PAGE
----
[18] Affidavit of Bob Briddick, ¶ 5 (Appendix 8 to Plaintiff's Response).

[19] Appendix 27 to Defendant's Brief.

[20] DCH also cites § 12.014 of the Texas Property Code to support its position. Section 12.014 provides that an interest in a cause of action on which suit has been filed may be sold, regardless of whether the judgment or cause of action is assignable in law or equity, if the transfer is in writing. Direct objects to this citation, arguing that § 12.014 contemplates assignments during the course of a lawsuit by parties in the lawsuit. Defendant's Reply, at 8 (citing River Consulting, Inc. v. Sullivan, 848 S.W.2d 165 (Tex.App.-Houston [1st Dist.] 1992, writ denied) and Bay Ridge Utility Dist. v. 4M Laundry, 717 S.W.2d 92 (Tex.App.-Houston [1st Dist.] 1986, writ ref'd n.r.e.)). Direct argues that these cases illustrate that DCH's theory under § 12.014 would work if the party who has standing, DCH Ltd., were a party to the lawsuit. The Court agrees with Direct that § 12.014 does not apply to this case, but for a reason different from what Direct suggests. Section 12.014 concerns assignments of causes of action and judgments. Here, the assignment was of "right, tide and interest in and to the `Termination to Agreement'...." Thus, the assignment was an assignment of contractual rights, not a cause of action or a judgment, and Tex. Prop.Code § 12.014 has no apparent bearing on the question at hand.

[21] Defendant's Brief, at 26 (citing Johnson v. City of Dallas, Tex., 61 F.3d 442, 444 (5th Cir.1995)) (quoting FW/PBS, Inc. v. Dallas, 493 U.S. 215, 231, 110 S. Ct. 596, 107 L. Ed. 2d 603 (1990)).

[22] If Johnson were construed to require that all the facts supporting standing be pleaded in the complaint, the Court, in the interest of justice, would allow DCH to file a supplement to the Complaint, pursuant to Federal Rule of Civil Procedure 15(d), to include the fact of the recent assignment.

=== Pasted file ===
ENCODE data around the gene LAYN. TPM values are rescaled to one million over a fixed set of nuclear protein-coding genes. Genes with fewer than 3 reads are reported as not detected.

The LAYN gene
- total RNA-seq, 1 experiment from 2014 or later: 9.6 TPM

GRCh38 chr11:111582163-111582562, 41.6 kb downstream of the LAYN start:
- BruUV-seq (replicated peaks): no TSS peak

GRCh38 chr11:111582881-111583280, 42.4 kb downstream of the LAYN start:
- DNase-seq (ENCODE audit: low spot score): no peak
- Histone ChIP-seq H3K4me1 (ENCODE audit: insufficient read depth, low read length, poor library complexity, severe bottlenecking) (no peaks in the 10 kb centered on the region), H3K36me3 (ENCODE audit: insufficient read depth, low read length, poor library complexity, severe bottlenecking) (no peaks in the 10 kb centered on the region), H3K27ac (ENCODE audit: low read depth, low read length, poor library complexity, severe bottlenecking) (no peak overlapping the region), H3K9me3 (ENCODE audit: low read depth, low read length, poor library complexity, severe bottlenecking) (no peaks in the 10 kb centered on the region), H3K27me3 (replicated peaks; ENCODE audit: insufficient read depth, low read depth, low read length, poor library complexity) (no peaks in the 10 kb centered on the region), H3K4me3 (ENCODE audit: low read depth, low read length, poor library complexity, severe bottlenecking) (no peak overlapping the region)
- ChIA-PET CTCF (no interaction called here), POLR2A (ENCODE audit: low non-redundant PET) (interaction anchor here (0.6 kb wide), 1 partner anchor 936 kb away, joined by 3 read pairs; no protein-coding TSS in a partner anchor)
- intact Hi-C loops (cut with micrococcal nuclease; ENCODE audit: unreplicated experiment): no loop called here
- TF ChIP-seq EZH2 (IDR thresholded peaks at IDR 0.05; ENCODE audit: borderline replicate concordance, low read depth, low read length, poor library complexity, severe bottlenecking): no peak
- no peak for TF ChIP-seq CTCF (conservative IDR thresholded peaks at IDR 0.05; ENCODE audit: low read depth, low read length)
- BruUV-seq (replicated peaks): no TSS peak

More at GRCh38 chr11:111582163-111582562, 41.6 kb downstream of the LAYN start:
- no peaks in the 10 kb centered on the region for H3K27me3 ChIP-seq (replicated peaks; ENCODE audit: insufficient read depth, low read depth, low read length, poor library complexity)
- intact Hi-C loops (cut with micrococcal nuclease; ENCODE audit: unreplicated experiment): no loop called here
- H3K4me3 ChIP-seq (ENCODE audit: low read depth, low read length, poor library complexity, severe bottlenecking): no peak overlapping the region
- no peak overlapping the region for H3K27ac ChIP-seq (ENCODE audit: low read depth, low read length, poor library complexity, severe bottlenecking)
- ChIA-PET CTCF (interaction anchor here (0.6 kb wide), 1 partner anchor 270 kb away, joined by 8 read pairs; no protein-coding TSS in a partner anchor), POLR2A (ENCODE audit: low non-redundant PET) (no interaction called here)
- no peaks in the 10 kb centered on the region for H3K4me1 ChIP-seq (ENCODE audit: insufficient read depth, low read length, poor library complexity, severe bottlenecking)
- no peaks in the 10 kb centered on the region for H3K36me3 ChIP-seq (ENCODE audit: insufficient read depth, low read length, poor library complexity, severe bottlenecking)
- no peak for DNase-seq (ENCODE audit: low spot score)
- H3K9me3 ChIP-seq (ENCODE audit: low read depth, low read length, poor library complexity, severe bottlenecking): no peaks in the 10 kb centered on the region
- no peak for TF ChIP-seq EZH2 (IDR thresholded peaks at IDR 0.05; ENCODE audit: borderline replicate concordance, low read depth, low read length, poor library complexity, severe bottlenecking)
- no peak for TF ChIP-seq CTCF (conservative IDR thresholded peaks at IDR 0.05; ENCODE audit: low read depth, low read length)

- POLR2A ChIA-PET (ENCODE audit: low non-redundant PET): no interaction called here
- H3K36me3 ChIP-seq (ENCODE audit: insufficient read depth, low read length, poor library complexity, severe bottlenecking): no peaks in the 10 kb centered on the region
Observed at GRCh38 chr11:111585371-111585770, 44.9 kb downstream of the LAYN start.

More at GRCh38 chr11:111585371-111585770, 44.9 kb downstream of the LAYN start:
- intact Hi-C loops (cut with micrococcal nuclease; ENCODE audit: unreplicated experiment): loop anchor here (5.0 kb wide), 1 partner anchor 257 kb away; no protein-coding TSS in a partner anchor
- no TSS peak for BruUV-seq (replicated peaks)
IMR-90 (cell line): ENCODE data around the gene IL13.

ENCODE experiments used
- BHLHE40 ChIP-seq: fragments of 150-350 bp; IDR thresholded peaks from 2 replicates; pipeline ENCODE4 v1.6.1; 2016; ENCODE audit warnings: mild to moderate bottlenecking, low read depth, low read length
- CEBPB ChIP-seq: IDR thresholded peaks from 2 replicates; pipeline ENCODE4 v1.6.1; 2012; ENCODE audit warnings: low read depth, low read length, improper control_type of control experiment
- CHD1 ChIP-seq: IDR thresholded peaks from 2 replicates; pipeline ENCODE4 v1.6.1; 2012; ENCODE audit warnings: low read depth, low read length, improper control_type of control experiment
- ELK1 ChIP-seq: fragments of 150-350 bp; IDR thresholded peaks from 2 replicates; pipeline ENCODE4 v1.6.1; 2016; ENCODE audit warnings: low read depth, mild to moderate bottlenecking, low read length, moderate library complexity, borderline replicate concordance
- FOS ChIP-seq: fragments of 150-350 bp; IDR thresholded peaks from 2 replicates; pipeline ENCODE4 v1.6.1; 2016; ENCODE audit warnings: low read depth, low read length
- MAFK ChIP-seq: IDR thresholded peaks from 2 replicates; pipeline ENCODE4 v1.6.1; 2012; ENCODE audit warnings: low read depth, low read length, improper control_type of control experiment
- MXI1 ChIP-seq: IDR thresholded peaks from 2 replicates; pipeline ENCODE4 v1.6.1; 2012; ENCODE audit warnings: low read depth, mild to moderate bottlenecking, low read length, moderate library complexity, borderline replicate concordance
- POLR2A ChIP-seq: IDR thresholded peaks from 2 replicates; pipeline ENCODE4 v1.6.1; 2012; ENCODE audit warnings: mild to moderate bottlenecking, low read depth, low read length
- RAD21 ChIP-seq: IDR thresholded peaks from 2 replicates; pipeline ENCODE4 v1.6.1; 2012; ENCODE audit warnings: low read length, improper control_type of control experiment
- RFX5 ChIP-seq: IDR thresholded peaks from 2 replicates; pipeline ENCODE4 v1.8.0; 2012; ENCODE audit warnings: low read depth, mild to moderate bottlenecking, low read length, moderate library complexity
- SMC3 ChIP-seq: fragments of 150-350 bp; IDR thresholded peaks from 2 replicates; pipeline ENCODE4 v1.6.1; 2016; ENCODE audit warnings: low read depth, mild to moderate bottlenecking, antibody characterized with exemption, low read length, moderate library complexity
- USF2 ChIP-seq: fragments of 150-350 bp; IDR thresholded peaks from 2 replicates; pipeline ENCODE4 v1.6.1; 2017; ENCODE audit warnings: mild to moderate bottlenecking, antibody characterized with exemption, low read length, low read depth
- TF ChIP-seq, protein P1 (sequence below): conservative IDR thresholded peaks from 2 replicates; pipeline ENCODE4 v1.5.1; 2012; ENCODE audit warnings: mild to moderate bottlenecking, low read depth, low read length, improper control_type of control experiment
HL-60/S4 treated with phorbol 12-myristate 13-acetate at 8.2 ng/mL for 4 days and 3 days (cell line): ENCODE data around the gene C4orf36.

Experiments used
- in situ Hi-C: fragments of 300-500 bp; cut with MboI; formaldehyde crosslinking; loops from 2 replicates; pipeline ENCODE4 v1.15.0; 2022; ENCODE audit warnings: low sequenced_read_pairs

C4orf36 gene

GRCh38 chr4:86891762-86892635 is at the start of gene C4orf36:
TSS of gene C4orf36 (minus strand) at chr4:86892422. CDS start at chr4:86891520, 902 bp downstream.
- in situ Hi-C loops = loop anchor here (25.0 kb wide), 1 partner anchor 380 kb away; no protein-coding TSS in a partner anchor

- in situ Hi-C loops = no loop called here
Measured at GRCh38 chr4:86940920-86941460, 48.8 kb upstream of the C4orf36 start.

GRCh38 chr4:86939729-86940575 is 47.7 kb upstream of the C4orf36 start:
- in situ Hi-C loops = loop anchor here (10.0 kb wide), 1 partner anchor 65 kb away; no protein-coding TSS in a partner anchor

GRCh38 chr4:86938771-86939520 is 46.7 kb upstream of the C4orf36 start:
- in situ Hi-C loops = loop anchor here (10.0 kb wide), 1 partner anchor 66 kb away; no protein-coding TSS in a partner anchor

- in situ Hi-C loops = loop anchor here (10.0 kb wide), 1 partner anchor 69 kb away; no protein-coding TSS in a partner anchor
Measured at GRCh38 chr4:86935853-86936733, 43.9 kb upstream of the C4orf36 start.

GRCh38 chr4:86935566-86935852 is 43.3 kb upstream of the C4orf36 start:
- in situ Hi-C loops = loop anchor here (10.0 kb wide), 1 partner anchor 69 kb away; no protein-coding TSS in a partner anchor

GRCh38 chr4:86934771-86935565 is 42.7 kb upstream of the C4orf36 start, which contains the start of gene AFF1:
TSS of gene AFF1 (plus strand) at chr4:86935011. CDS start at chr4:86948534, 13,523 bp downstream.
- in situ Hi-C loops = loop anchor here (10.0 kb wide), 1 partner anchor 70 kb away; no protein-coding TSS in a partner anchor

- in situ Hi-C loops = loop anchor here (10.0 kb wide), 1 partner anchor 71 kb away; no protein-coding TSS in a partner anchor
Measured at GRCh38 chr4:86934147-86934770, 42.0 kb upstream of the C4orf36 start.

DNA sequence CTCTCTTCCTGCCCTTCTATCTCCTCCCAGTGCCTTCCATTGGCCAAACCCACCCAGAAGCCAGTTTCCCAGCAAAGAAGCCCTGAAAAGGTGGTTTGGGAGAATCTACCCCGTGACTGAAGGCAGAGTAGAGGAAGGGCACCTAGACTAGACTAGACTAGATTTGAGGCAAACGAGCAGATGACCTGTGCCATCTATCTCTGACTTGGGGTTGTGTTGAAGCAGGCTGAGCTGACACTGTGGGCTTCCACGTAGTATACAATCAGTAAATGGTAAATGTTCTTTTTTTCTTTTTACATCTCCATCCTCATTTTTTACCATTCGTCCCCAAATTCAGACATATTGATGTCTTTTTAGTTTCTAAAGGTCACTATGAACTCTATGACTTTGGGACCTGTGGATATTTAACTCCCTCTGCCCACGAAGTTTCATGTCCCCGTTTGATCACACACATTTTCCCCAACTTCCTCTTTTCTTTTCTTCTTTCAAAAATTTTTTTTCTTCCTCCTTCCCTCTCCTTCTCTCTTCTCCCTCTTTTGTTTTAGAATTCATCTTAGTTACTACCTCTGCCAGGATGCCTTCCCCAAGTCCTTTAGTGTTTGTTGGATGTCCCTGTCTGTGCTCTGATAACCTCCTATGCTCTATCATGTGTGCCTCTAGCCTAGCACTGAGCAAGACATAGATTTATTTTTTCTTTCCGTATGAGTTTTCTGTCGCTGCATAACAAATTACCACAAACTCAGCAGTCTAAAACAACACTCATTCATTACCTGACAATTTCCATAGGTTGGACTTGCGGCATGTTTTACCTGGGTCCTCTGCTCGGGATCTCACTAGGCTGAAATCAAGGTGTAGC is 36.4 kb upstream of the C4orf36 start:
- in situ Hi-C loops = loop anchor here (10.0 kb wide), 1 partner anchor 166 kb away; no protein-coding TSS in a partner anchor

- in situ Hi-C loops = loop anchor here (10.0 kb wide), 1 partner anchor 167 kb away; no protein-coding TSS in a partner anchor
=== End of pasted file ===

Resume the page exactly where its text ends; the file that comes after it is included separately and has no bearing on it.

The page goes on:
[23] Complaint, at 2.

[24] Deposition of Tracy Underwood, at 6-7 (Appendix 4 to Defendant's Brief).

[25] Id. at 7. Underwood also testified that the distinction between the uppercase "D" that is used in the "whereas" paragraph and the lowercase "d" that she used in Paragraph 1 did not enter her mind and that she did not place any significance on the use of the uppercase "D" or the lowercase "d." Id. at 7, 13.

[26] DCH attempts to rely on Underwood's earlier affidavit testimony that it was her "understanding and intention that Direct Response Publications, Inc. would be prohibited from contacting and soliciting advertising for a Houston design directory from Decorative Center of Houston tenants for 2002 or 2003." Underwood Aff., at 1-2. Underwood, however, gave unequivocal, more specific testimony in a deposition, which is binding on DCH, as described above.

[27] Underwood also testified that she did not think of the possibility that Direct might publish a directory covering all the showrooms in Dallas and Houston. See Deposition of Tracy Underwood (Appendix 2 to Plaintiff's Response), at 86. Thus, DCH's belated contentions Paragraph 1 was to cover such eventuality are not supported by Underwood's testimony. For the same reason, the anti-solicitation provision in Paragraph 1 is limited to a prohibition against Direct's solicitation for the DCH-sponsored Building directory, based on Underwood's own explanation of her intent in drafting the provision. DCH is bound by its agent's admissions.